This is Faith in Play #49: Oh, Christmas, for December 2021.
We all have images of Christmas with the angel choirs singing to the shepherds and the wise men bringing valuable presents to the baby. It is a time of joy, a time of peace, a time of happiness and celebration—and well it should be.
I think, though, that we overlook just how much trouble the birth of this baby was to so many people.
We’ll start with Mary. Sure, the angel was encouraging, but seriously, she’s a teenaged girl in a religious family, and the messenger arrives and says, “I’ve got good news: you’re pregnant.” She accepts this as God’s will for her life, but she knows what everyone is going to think. Her parents are never mentioned, and as she fairly quickly leaves with Joseph for another city, they were probably pleased to be rid of the embarrassment. We today revere her, but during her own life it was probably something some people never let her forget.
Then the news gets to Joseph, and boy, this is trouble for him. Which is worse, that people think it’s his child, or that they don’t? We know what he chose—that Jesus went to the temple for His bar mitzvah at twelve instead of thirteen means that He was identified as an illegitimate child. Poor Joseph, they’re all saying. Then of course he has to take her with him on the arduous journey from somewhere in Galilee to somewhere in Judea because he has to report her as his family for tax purposes.
And let us not forget the innkeeper. Bethlehem is packed to the gills, and this couple shows up at the door with her about to give birth, and if she has that baby in the house it’s going to mean half the staff and many of the guests wind up unclean, unable to attend Sabbath services or interact publicly. We wonder why there was no room, but a woman giving birth needs to be in a rather large space by herself so that no one comes in contact with her during her uncleanness. Bad enough that the stablehands are going to have to deal with them, let’s avoid contaminating the entire inn.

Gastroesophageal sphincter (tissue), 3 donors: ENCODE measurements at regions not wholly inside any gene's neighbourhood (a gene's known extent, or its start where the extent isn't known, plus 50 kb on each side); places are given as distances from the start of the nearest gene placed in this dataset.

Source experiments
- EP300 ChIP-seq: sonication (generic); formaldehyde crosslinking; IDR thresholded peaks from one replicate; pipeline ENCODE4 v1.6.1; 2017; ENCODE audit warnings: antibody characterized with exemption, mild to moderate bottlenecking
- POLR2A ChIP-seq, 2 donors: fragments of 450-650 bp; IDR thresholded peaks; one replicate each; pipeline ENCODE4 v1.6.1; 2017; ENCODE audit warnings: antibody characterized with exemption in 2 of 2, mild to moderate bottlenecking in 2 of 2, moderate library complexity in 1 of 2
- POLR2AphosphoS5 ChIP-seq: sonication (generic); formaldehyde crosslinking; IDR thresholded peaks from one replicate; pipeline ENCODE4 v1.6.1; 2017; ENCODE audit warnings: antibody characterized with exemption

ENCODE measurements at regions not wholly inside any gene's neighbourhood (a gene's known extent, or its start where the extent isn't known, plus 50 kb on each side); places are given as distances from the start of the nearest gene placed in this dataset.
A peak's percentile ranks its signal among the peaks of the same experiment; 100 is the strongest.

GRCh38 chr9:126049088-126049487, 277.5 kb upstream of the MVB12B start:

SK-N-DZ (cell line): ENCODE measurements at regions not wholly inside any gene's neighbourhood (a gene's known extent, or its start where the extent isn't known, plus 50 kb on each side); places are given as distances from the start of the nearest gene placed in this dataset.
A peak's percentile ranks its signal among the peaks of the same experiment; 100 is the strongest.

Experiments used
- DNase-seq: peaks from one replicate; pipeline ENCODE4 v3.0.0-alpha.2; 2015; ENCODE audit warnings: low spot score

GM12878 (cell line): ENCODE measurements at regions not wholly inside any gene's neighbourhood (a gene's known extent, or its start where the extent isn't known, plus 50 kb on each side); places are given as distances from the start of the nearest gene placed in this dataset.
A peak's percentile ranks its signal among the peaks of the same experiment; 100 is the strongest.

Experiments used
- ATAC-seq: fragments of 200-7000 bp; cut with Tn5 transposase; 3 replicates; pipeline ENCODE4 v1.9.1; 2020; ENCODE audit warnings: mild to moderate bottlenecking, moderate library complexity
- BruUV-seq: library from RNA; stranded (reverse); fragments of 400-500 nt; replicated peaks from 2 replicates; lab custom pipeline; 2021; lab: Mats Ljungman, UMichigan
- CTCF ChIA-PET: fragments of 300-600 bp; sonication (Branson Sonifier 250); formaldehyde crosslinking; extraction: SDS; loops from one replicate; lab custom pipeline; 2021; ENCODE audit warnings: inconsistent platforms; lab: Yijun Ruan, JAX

It must have been rather disturbing for Herod to hear that an heir to David’s throne was born. His efforts to become someone important in the Empire had gotten him this appointment as King of Israel, and he spent quite a fortune rebuilding the temple and trying to persuade the Jews that he really was one of them (he wasn’t). Now these foreign nobles have come looking for someone he could only identify as a usurper. We don’t have much sympathy for Herod, but he was in a bad spot.
Worse, though, thanks to the birth of Jesus and its impact on Herod, all those children were slaughtered. How many families lost sons at that time? And the blame falls on the fact that this one child was born in Bethlehem.
Jesus escaped this, but only because Joseph was warned, and the family fled the country and became refugees in Egypt for several years. Even when the situation changed, they couldn’t return to Bethlehem, but instead went back to Galilee to avoid being within the reach of Herod’s son, who succeeded his father on the throne.
All of this trouble over one baby.
Of course, no one said that saving the world would be easy, or that it would come without a cost. A lot of people had a lot of problems so that God could save the world.
Some of you are asking, what has this to do with gaming? Well, maybe not much, but not nothing. The biggest most joyful celebration in the world was really very costly in its inception. A lot of people suffered in a lot of ways so that all this good could come, and not all of them volunteered for it or even knew why it was happening.